The Job-Hunter’s Guide To Selling Yourself Effectively

Americans value modesty. This is a fact. Whether you’re a Rockefeller, Rothschild or Kennedy, the expectation is that modesty will prevail, and you’ll present yourself as a humble person, never flaunting your fame and fortune.

And whether or not it behooves us to be humble in any given situation, we nonetheless comply. In fact, in resume after resume, interview after interview, I’ve noticed that, regardless of our backgrounds, we generally share one thing: Most of us don’t know how to sell ourselves or understand the importance of doing so.

Meet M. Screener, hiring manager. M. Screener is inundated with resumes. As he sorts through a sky-high pile, he discovers that most are badly written and chock-full of typos and fragments. Many are disorganized, forcing him to dig for information he’d prefer to see spelled out on page one, in a professional summary or statement of qualifications. Overall, the majority of these resumes manage only to elicit a “So what?” from him. They read like dull job descriptions and fail to give M. Screener any idea how well the individual performed in his or her prior roles.

M. Screener wants to see impact. He wants to see added value. He wants to know, right off the bat, “What will you do for the company?” And, when he invites you to an interview, he wants you to tell him what sets you apart from someone else he might hire. Furthermore, he wants proof.

Proof comes in the form of a powerful resume, which clearly highlights your best achievements, credentials and the value you added through your previous work efforts. It also comes in the form of a brief yet strong and confident pitch about who you are and why you would be an asset to an organization. This pitch should come through consistently in your cover letters, interview statements and messages you convey while networking.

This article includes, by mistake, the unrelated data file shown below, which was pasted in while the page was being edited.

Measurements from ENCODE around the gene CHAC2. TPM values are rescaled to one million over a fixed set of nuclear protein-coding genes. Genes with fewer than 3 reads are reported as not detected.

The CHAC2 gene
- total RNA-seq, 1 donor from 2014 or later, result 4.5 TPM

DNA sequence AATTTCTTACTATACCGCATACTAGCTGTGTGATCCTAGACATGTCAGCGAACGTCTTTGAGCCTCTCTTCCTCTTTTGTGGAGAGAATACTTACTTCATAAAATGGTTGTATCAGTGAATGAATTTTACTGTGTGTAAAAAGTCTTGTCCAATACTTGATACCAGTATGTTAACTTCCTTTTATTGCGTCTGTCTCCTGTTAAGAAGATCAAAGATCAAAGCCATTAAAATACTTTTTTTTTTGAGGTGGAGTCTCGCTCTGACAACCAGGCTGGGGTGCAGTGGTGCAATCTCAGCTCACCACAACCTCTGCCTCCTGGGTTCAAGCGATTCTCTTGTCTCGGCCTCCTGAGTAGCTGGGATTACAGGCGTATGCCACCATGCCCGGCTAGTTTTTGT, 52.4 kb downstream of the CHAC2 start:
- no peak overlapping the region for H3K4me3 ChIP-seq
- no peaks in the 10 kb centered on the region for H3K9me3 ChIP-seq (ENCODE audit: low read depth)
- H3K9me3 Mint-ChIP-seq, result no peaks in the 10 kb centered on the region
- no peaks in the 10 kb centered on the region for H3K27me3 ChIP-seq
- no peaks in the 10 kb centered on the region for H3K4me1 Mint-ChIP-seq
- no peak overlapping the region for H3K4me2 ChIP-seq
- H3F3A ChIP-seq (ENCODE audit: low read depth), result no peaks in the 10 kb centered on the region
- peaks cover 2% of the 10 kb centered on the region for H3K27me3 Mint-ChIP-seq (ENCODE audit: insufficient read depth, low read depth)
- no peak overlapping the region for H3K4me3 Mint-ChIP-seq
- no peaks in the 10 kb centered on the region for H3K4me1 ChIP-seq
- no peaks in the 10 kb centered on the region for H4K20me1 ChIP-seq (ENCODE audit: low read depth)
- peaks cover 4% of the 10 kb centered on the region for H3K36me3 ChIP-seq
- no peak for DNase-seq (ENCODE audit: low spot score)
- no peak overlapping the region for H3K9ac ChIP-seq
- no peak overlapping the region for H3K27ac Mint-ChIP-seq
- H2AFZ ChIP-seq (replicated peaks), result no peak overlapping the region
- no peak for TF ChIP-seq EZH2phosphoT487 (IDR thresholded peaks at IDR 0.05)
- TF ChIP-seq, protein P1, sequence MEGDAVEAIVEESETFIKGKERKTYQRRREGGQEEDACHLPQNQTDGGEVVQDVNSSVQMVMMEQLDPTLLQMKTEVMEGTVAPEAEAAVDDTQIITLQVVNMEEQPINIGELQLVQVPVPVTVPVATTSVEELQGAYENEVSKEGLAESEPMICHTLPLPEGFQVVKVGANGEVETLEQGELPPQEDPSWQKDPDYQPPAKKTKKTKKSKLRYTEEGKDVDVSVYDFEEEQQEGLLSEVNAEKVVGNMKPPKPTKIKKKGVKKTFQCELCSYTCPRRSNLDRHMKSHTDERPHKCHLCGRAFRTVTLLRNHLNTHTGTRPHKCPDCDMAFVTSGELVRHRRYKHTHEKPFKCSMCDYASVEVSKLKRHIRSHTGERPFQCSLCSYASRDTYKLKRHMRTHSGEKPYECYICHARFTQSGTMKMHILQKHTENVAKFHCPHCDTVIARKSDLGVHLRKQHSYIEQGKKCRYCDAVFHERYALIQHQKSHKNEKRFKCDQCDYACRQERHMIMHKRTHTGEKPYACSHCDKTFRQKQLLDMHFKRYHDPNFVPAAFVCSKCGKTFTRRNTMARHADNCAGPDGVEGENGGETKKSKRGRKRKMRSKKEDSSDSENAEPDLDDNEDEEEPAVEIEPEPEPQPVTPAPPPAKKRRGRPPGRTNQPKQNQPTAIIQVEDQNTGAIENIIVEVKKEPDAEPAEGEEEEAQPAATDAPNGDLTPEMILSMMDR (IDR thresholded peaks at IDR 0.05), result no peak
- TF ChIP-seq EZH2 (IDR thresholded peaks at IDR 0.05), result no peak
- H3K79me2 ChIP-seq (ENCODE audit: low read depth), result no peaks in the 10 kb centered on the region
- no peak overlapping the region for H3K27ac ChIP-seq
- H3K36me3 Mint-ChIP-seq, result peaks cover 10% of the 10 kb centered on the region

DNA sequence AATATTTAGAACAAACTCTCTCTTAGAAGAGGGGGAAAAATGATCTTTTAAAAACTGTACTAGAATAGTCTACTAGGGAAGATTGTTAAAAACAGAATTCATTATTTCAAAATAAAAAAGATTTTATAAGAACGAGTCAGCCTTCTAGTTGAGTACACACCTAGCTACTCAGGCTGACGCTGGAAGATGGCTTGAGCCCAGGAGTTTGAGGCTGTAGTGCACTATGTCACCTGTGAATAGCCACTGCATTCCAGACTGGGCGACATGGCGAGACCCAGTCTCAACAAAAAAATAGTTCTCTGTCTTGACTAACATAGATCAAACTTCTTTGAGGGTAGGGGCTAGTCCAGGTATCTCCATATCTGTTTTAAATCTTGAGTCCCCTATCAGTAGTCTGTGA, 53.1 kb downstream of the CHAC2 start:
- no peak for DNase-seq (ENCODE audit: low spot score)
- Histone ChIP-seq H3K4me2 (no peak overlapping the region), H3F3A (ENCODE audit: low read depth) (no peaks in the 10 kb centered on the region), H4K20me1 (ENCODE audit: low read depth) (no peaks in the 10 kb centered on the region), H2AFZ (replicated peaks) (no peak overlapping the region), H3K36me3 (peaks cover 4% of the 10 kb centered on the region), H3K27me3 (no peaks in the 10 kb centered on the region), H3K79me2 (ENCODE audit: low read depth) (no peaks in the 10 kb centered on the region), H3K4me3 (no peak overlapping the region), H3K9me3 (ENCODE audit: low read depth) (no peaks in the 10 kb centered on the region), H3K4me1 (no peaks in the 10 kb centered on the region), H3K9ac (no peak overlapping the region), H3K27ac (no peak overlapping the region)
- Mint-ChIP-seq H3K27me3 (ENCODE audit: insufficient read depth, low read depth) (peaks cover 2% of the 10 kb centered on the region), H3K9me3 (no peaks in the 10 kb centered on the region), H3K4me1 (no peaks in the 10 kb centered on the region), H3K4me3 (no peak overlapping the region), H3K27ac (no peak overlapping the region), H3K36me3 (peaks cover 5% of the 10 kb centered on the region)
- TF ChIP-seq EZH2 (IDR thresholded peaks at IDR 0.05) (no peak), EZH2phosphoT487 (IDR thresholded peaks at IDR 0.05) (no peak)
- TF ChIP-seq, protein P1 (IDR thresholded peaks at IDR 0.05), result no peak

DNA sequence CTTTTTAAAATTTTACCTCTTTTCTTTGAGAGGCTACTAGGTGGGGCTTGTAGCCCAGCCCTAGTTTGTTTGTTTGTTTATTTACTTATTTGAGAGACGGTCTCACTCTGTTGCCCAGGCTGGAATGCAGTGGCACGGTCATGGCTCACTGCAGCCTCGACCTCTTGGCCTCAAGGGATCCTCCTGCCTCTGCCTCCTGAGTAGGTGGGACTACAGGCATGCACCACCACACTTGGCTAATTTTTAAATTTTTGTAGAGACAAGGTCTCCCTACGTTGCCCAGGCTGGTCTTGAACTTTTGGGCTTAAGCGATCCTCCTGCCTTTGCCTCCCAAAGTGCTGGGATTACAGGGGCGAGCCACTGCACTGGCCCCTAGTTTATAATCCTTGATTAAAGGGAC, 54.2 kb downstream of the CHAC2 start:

Want to know how you can confidently convey your value and effectively sell your worth? These four steps will help you win over prospective employers and gain the career opportunity you want.

1. Do your research.

Good salespeople follow this golden rule: Before you can effectively sell anything, you must know the customer and what he or she wants. Researching Internet postings and print ads for the job you seek will provide a wealth of clues about what employers in your industry want. Known by resume writers as “keywords,” these clues can help you tailor your resume, as well as your presentation, to the specific requirements of the industry, level and role you intend to fill.

2. Uncover your “Wow” factors and incorporate them into your resume.

Reflect on your academic and professional career and ask yourself: What specific accomplishments am I most proud of? Whether it’s a fellowship you received, a significant challenge you overcame at work or a degree you worked hard to earn while working full time, it had better be reflected in your resume.

Whenever I work with someone who wants to create or improve a resume, I ask that question. And every time, we never fail to uncover some not-so-insignificant gold nugget that had been omitted or forgotten.

If you have difficulty identifying a specific achievement or admirable quality, reach out to others. Colleagues or former employers will gladly provide feedback and proof of your excellence. You also may want to review past performance appraisals for common themes or achievements you may have overlooked.

3. Make your key strengths easy to find.

Once you have a clear picture of what you offer — those things that are sure to excite a prospective employer — make sure they are easy to locate on your resume. Craft a powerful professional summary, qualifications list or strengths section that captures your most admirable qualities and achievements. Be sure to also draft a cover-letter template that succinctly highlights these key traits and credentials.

4. Now, get out there and sell.

Crafting a perfect resume is a great first step to marketing yourself, but if you’re simply posting it online and waiting for someone to find you, you’re taking a passive approach to your job search. While it’s always wise to use such job-hunting tactics, you must augment them with an active approach.

First, take a look into your job-hunting toolbox. Get rid of modesty and humbleness. Instead, pack in a powerful pitch — one that succinctly states who you are and what you offer. Then, get going on your sales campaign. Identify and reach out to organizations that meet your criteria as ideal employers. Be alert to those that would benefit from your expertise. Then, be sure they know about the value you can bring.

By Susan Eckert

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Career, job, Jobsearch